29th December 2012
To attend midnight mass on Christmas Eve in parts of Nigeria is to take your life in your hands. For the last three years, Islamist militants have been attacking churches but last week, when gunmen moved on a church in Potiskum, they found the military waiting. On their retreat, they came across a smaller unprotected church in the nearby village of Peri and opened fire, killing the pastor and five parishioners. A separate attack on the First Baptist Church in the village of Maiduguri took Nigeria’s Christmas death toll to a dozen, and the overall casualties of its new sectarian war to 1,400.
There was no condemnation from London. The idea of Christians being persecuted is one that the Foreign Office seems to find confusing. The writer Rupert Shortt, in his brilliant book Christianophobia, refers to a ‘bien-pensant blind spot’ which the British authorities suffer when it comes to understanding religious tensions the world over. It is as if Britain, by some measures one of the least religious countries on earth, cannot understand why anyone in the modern world would want to fight over God.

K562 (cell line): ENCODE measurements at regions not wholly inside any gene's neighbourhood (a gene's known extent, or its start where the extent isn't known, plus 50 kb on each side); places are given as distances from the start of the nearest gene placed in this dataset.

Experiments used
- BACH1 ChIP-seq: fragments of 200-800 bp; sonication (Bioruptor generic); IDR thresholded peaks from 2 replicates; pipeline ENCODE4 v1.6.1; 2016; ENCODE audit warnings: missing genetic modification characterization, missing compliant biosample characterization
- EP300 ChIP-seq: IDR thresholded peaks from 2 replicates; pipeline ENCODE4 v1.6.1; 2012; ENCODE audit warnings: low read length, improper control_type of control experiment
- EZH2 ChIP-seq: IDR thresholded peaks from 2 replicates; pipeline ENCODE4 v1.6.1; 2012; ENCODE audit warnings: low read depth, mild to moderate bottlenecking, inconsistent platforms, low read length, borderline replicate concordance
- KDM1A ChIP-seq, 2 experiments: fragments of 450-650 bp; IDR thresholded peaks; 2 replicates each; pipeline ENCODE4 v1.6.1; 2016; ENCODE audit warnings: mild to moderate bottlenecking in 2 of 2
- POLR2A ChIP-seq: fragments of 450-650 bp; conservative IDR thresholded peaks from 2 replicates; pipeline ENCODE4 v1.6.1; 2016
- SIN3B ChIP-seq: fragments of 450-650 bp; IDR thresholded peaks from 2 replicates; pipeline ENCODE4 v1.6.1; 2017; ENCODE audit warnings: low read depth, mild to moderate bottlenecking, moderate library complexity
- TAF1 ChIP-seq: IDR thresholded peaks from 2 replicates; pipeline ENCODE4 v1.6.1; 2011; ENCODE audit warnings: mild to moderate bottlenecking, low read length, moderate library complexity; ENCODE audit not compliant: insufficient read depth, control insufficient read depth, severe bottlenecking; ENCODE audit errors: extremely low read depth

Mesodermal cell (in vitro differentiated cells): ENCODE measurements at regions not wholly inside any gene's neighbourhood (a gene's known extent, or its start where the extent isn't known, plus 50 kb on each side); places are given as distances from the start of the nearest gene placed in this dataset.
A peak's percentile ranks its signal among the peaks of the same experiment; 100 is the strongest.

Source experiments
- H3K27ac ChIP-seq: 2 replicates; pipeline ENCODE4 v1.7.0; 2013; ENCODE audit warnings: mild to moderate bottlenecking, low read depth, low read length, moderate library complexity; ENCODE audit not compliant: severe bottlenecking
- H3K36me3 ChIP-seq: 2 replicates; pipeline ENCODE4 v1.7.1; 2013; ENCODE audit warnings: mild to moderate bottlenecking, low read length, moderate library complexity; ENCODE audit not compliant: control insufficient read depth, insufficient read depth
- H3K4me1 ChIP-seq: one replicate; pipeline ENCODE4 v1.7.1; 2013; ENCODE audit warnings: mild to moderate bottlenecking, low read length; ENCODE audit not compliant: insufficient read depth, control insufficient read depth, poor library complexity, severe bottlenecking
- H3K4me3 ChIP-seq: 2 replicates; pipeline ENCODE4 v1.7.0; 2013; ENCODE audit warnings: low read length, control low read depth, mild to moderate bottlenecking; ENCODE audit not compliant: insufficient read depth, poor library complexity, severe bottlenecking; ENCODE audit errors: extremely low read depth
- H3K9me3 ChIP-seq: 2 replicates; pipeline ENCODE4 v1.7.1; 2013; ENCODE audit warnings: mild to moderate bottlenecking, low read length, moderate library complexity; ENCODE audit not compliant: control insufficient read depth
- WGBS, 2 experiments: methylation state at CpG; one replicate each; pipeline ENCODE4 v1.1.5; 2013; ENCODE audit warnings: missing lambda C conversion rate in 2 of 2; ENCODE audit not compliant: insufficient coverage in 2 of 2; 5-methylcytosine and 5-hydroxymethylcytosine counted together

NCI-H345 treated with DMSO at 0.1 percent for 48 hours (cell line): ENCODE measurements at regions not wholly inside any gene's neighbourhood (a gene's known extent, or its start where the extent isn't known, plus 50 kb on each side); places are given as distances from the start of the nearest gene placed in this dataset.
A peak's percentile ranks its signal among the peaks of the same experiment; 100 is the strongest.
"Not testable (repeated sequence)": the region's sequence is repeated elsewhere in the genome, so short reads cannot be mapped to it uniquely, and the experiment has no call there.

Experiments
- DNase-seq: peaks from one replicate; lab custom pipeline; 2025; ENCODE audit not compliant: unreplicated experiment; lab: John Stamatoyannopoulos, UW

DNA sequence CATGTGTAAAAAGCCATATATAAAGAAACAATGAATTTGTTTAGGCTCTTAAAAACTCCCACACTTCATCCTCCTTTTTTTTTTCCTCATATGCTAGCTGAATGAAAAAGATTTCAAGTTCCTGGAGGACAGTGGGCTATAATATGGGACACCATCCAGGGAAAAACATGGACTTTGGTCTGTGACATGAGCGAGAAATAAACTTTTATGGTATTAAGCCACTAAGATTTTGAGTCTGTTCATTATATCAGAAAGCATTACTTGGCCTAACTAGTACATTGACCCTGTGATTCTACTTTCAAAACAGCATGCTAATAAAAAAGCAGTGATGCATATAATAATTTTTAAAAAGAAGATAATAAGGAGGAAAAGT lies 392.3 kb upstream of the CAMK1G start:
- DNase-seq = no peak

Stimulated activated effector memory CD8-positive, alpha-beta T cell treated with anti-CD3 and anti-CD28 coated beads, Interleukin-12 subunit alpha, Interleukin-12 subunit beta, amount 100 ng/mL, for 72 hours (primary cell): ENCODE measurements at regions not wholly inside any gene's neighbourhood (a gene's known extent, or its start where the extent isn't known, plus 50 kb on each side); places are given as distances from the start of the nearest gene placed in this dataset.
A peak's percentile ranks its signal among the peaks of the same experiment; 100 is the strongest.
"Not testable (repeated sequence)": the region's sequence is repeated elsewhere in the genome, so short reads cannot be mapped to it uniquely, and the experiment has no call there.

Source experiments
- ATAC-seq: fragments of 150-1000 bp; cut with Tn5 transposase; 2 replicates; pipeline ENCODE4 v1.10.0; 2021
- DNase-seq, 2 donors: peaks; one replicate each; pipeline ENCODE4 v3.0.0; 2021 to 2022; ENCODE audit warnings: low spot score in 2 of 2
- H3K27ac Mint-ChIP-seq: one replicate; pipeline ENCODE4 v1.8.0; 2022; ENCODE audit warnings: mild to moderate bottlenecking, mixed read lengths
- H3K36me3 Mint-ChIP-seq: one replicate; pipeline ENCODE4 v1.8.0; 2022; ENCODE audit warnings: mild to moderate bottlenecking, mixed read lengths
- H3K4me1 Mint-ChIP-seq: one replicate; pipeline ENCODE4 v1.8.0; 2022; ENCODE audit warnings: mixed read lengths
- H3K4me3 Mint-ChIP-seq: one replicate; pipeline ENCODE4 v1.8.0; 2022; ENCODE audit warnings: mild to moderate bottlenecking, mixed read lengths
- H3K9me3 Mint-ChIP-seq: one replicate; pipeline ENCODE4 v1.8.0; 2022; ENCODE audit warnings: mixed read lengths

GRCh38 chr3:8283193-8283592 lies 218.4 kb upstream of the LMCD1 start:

The Arab Spring was always going to mean danger for religious minorities. For all their evil, the old secular tyrants abused their victims equally whether they wore the cross, skullcap or hijab. The fall of the Assad regime in Syria may well a case in point. If the rebels triumph, it is quite likely the new regime will seek to ‘cleanse’ the ancient Christian communities. This may appal Syrian Muslims, but the Arab Spring has reminded us that for a group to seize power when a regime has been toppled it doesn’t need to have the most support. It just needs to be the best-organised.
Sooner or later, William Hague will have to take notice of all this. Britain may be secularising rapidly, but outside Europe this is not the case. In many parts of the world, religion is a stronger force than government — which is why some of the bloodiest wars of the 21st century will not be between countries, but within them. And some of the most bloodthirsty aggressors will be people for whom the enemy lies not over a border but in a church, a synagogue or a mosque.
It will be hard to ignore the effects of the new religious wars when Britain starts receiving asylum requests from the millions of Christians who are being driven out of their Middle Eastern homelands. These asylum requests, of course, should be granted — but there is plenty more that Britain can do.
The Foreign Secretary should underline Britain’s commitment to religious freedom. Once it is extinguished, other freedoms will be soon snuffed out. Protecting freedom of worship should be a basic condition for receiving British overseas aid. Our ambassadors could be empowered, or even instructed, to advocate religious freedom — and register protests against the governments who refuse to protect it. This subject may make the government uncomfortable, but we cannot afford to ignore it any longer.
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